The same Social Security site used to include a break even calculator, showing the date at which you would have been better off if you had delayed in taking your benefits. They apparently thought better of that and took it down because too many people saw how ridiculous it is to wait.
In my case, and this is how it works out for most people, if I begin my benefits on the day I reach full retirement age, I’ll be ahead of the game for almost 16 years, since the money I received before turning age 70 will more than offset the greater amount I would have been receiving it I had waited until age 70. But when I reach age 82, a big “L” will appear on my forehead, because I would have earned more if I had waited the 44 months to begin taking my benefits, thereby making me a loser.
When you do these break even analyses, the numbers are always pretty shocking. I briefly considered, during a raging fever no doubt, waiting just until age 67 (like you youngsters) to begin my benefits, just for bragging rights that I had not started my benefits right at full retirement age. Based on the chart above, doing so would put me in the top 10% of financial wunderkinder. But even that eight month delay meant I would not catch up to the benefits I lost for more than 12 years!
So based on Social Security’s own life expectancy calculation (and since they write the checks they certainly know when people tend to die), I’m only going to wear that “L” on my forehead for 3.6 years. I can take the money at my full retirement age of 66 years and 4 months, when hopefully I am still fit and able to travel and dive, or I can wait and have a little more money for the last 3.6 years of my life, when I will hopefully still be “strong like bull,” but probably not as fit. For planning purposes, I look at my mother in law, who is in her 90s and still very healthy and able to travel, but not likely to be strapping on a diving tank anytime soon.
If I cheat the Reaper and live past 85.6, then maybe I’ll regret my choice. But I look at it this way. The difference, according to my Social Security Statement, is $1,000 per month. The way things are going, by the time I reach that age, minimum wage will be $50 per hour, so I only need to work 20 hours per month to make up the difference. If my health doesn’t allow me to work, then I probably made the right choice to take the money when I could enjoy it.
Here is a YouTuber I follow, Devin Carroll, who is knowledgeable and pretty even handed about the realities of Social Security. In this video, he discusses the history of Social Security, and how the benefits are not guaranteed.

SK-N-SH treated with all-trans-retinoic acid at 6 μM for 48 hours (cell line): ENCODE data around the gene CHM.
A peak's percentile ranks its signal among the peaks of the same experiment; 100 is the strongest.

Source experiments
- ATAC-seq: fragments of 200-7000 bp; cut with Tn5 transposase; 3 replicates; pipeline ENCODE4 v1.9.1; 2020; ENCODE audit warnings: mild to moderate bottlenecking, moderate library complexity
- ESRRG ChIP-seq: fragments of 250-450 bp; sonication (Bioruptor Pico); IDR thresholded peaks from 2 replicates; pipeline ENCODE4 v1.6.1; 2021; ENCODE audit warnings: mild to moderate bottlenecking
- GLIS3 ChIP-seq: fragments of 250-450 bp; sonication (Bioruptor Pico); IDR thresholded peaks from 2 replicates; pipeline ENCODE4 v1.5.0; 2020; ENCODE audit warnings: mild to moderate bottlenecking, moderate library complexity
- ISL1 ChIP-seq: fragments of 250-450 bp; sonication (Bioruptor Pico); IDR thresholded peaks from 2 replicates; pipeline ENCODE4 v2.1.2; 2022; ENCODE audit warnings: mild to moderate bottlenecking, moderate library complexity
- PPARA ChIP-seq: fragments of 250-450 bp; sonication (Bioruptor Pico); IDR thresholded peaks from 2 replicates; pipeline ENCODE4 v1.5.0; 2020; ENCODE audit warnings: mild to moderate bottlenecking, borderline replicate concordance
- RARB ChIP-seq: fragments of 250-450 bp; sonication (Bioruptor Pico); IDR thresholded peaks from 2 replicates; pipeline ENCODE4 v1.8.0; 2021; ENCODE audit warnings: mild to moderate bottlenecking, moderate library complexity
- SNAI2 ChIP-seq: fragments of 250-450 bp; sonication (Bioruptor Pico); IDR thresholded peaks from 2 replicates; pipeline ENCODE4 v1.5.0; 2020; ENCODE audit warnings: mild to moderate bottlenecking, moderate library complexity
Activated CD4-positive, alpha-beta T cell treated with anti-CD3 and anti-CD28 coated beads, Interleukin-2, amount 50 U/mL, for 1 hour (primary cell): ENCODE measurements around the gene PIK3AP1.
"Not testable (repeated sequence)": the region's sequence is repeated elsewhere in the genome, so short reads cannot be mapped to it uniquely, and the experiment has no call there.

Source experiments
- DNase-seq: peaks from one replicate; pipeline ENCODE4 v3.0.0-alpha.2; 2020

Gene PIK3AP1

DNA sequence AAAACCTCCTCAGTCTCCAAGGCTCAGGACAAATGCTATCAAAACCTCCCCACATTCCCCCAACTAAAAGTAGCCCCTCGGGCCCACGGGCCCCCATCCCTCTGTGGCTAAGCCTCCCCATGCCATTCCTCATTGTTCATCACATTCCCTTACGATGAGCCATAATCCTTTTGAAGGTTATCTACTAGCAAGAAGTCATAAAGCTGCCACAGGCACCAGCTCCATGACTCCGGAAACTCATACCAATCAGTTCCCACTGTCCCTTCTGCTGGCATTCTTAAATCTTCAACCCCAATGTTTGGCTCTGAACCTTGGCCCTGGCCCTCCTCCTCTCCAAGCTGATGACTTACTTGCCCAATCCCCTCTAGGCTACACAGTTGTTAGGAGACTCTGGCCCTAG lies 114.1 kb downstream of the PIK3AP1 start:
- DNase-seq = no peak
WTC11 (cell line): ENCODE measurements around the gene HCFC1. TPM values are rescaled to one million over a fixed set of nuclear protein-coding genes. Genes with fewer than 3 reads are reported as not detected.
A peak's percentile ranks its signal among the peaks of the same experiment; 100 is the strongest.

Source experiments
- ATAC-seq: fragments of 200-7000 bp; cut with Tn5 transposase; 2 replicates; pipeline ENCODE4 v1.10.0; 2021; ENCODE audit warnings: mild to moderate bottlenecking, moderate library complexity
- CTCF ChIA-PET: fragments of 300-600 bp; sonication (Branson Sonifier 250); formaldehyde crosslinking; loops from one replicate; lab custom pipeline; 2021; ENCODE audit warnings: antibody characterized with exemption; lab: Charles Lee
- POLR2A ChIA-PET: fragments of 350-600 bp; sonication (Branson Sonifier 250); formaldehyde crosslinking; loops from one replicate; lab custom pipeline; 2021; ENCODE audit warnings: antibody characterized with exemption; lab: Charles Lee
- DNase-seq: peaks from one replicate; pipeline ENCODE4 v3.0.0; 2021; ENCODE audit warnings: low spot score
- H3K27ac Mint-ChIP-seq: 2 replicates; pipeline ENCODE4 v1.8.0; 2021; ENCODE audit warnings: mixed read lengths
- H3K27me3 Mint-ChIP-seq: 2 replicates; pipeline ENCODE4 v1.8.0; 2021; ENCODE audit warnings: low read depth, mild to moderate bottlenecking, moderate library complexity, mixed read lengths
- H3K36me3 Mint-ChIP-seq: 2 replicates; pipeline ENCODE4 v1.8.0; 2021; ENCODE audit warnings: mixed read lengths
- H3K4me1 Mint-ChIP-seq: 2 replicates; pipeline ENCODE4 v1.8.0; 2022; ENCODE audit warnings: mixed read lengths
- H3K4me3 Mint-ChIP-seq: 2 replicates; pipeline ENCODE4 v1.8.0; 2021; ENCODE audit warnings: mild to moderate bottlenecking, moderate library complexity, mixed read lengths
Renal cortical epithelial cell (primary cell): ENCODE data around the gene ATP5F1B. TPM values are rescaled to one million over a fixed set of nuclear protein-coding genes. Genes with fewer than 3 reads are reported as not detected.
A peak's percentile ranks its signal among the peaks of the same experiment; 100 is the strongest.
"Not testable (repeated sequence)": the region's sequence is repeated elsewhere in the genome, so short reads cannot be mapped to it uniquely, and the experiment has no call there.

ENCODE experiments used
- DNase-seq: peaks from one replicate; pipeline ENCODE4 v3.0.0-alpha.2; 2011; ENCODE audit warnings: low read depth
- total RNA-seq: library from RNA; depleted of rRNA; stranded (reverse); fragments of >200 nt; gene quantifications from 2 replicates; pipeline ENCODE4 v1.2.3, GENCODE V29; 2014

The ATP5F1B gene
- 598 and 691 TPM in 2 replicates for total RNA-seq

In the following video, Carroll discusses in greater detail the concept of Hyperbolic Discounting, and offers his analysis on when to begin taking Social Security benefits. He takes a more number-based approach to the analysis, and is willing to trust the government far more than I do. So while I don’t necessarily agree with his conclusions, it is information you should certainly consider. There are other factors, such as maximizing the spousal benefit, that also need to be considered.
Finally, I discussed the three variables that impact Social Security benefits. But as far as financial pundits being able to increase your benefits, there is really only one important variable. Workers earn what they earn, and presumably would take a higher paying job if one was available, so absent a time machine, a pundit can’t do anything about the worker’s income, past or present. (If you are self-employed, be sure to read to the end of this article.) The next variable is working longer to replace some lower earning years in the 35 year calculation. But in the video that follows, Josh Scandlen crunches the numbers to show that working more years makes very little difference in your benefits. Scandlen certainly doesn’t waste any money on his set, but he provides great information. His channel is called Heritage Wealth Planning.
That means the only real variable impacting your Social Security benefits is how long you wait to start. Like I said, not much to discuss.
Additional considerations for the self-employed.
As someone who runs their own business, you no doubt take advantage of every legal deduction in order to lower your taxable income. (Did you know that the IRS actually went to court to argue that structuring your financial affairs in a way to minimize your taxes was illegal? Thankfully the court ruled that was a crazy position. But I digress.) However, if you reduce your income enough, it will of course impact the amount you receive from Social Security.
I started this article with the premise that the amounts paid by Social Security are so small, that it is kind of a joke. If you have your own business, you are likely far better served with your own investment vehicles such as a SEP IRA or Solo 401(k). But when that moment comes where you are deciding whether you should deduct your dog as a business expense, because he provides security for your home office (an actual recommendation by someone on TikTok), keep in mind that taking that deduction will save you money now, but lower your social security payments later (if your income is such that you will not be receiving the maximum payment in any event).